A Harvard Economist’s Viewpoint on the Government Health Plan Issue

Greg Mankiw is a Harvard University economics professor who, in my opinion, writes one of the most interesting blogs on the Internet.  He has knack for getting right to the heart of complex issues.  He’s done that today in a response to Paul Krugman’s New York Times column advocating the creation of a government-run health plan.

Mankiw writes that the key question is whether the government-run plan would have access to taxpayer funds that would be unavailable to private insurers?  If so, then it’s impossible to have a level playing field between the private plans and the taxpayer-backed government option.

But if the government-run plan isn’t allowed to tap into federal funds, Mankiw writes:

If the answer is no, then the public plan would need to stand on its own financially and, in essence, would be a private nonprofit plan.  But then what’s the point?  If advocates of a public plan want to start a nonprofit company offering health insurance on better terms than existing insurance companies, nothing is stopping them from doing so right now.  There is free entry into the market for health insurance.  If a public plan without taxpayer support would succeed, so would a nonprofit insurance company.  The fundamental viability of the enterprise does not depend on whether the employees are called “nonprofit administrators” or “civil servants.”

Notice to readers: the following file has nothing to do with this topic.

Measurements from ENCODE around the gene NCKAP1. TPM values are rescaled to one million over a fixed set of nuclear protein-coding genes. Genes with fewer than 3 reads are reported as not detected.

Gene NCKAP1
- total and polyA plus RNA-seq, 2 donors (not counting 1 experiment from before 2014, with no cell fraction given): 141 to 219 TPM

Mankiw underscores the point many of us have been making.  If we adopt insurance reforms, which have strong bipartisan support, to ensure access to health coverage with pre-existing conditions no longer being an obstacle, and we provide subsidies to help low-income Americans afford health insurance, then what’s the compelling rationale for a new government health plan?